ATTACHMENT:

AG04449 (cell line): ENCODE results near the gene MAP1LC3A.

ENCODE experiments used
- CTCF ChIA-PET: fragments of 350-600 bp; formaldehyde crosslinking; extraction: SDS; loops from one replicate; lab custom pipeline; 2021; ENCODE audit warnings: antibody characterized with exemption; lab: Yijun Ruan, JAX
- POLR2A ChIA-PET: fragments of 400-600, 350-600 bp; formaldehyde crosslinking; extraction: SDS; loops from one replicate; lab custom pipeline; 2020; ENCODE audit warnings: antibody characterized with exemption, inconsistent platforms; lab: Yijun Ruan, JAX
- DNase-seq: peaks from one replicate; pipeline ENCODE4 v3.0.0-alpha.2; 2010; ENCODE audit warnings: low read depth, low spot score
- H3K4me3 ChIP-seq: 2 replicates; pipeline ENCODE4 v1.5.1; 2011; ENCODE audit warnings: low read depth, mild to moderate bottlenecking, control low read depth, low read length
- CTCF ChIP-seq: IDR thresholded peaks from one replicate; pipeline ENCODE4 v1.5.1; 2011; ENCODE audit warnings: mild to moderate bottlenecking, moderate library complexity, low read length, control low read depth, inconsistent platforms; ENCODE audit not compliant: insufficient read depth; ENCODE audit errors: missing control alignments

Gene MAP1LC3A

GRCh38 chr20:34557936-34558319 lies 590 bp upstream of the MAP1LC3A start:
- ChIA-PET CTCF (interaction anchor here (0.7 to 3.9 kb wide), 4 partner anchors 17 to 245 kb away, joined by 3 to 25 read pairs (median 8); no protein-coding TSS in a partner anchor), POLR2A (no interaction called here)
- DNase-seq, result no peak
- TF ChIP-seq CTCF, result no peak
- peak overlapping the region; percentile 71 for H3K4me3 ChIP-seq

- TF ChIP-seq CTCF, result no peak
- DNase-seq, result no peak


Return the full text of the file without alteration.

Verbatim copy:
AG04449 (cell line): ENCODE results near the gene MAP1LC3A.

ENCODE experiments used
- CTCF ChIA-PET: fragments of 350-600 bp; formaldehyde crosslinking; extraction: SDS; loops from one replicate; lab custom pipeline; 2021; ENCODE audit warnings: antibody characterized with exemption; lab: Yijun Ruan, JAX
- POLR2A ChIA-PET: fragments of 400-600, 350-600 bp; formaldehyde crosslinking; extraction: SDS; loops from one replicate; lab custom pipeline; 2020; ENCODE audit warnings: antibody characterized with exemption, inconsistent platforms; lab: Yijun Ruan, JAX
- DNase-seq: peaks from one replicate; pipeline ENCODE4 v3.0.0-alpha.2; 2010; ENCODE audit warnings: low read depth, low spot score
- H3K4me3 ChIP-seq: 2 replicates; pipeline ENCODE4 v1.5.1; 2011; ENCODE audit warnings: low read depth, mild to moderate bottlenecking, control low read depth, low read length
- CTCF ChIP-seq: IDR thresholded peaks from one replicate; pipeline ENCODE4 v1.5.1; 2011; ENCODE audit warnings: mild to moderate bottlenecking, moderate library complexity, low read length, control low read depth, inconsistent platforms; ENCODE audit not compliant: insufficient read depth; ENCODE audit errors: missing control alignments

Gene MAP1LC3A

GRCh38 chr20:34557936-34558319 lies 590 bp upstream of the MAP1LC3A start:
- ChIA-PET CTCF (interaction anchor here (0.7 to 3.9 kb wide), 4 partner anchors 17 to 245 kb away, joined by 3 to 25 read pairs (median 8); no protein-coding TSS in a partner anchor), POLR2A (no interaction called here)
- DNase-seq, result no peak
- TF ChIP-seq CTCF, result no peak
- peak overlapping the region; percentile 71 for H3K4me3 ChIP-seq

- TF ChIP-seq CTCF, result no peak
- DNase-seq, result no peak